A single handheld percussion instrument, from of a pair of concave shells joined on one edge by string. Normally not used in singular.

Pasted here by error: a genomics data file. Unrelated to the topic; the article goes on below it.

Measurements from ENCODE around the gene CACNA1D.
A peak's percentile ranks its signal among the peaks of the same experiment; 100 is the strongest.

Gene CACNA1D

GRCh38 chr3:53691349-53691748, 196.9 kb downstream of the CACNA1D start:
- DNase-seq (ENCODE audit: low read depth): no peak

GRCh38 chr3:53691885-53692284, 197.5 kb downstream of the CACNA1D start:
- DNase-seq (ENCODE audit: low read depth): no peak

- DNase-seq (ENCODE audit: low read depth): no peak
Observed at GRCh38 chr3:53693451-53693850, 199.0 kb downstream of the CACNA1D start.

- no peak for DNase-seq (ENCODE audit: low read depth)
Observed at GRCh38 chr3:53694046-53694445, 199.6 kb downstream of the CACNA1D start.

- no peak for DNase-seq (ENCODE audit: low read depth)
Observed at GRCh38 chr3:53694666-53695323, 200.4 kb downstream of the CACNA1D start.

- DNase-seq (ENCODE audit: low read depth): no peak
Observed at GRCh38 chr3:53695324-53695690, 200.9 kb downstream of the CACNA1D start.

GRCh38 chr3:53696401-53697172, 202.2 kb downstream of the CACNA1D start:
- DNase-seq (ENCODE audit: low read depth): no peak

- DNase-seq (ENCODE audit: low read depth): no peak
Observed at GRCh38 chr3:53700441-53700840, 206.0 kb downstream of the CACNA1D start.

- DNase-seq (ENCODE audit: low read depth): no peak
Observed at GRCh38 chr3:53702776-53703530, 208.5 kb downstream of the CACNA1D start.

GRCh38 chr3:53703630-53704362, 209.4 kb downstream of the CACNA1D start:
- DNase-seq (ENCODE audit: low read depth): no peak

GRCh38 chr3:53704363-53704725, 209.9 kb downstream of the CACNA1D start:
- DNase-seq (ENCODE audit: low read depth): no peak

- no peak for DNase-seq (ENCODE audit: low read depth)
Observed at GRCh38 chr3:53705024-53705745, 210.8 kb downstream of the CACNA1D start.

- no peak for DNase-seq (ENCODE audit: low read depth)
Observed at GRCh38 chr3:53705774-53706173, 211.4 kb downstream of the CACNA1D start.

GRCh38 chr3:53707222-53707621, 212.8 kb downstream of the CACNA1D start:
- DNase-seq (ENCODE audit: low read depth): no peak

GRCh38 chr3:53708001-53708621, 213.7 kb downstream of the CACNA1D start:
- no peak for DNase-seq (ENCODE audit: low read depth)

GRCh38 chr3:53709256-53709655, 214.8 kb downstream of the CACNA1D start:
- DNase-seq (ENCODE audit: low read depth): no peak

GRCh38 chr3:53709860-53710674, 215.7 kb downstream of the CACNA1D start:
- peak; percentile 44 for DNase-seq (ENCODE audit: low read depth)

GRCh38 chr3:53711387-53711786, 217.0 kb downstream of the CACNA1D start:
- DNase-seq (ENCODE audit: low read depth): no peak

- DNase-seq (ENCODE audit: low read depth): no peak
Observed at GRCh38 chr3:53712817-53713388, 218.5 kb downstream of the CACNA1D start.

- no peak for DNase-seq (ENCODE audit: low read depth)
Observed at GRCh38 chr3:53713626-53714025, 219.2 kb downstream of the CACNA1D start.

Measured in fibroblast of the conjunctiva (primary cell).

Castanets are a percussion instrument, used in Kalo, Moorish, Ottoman, ancient Roman, Italian, Spanish, Sephardic, Swiss, and Portuguese music. The instrument consists of a pair of concave shells joined on one edge by a string. They are held in the hand and used to produce clicks for rhythmic accents or a ripping or rattling sound consisting of a rapid series of clicks. They are traditionally made of hardwood, although fibreglass is becoming increasingly popular. In practice a player usually uses two pairs of castanets. One pair is held in each hand, with the string hooked over the thumb and the castanets resting on the palm with the fingers bent over to support the other side. Each pair will make a sound of a slightly different pitch. The origins of the instrument are not known. The practice of clicking hand-held sticks together to accompany dancing is ancient, and was practised by both the Greeks and the Egyptians. In more modern times, the bones and spoons used in Minstrel show and jug band music can also be considered forms of the castanet. During the baroque period, castanets were featured prominently in dances. Composers like Jean-Baptiste Lully scored them for the music of dances which included Spaniards, Egyptians, Ethiopians, and Korybantes. In addition, they are often scored for dances involving less pleasant characters such as demons and nightmares. Their association with African dances is even stated in the ballet Flore by Lully, "...les Africains inventeurs des danses de Castagnettes entrent d’un air plus gai..."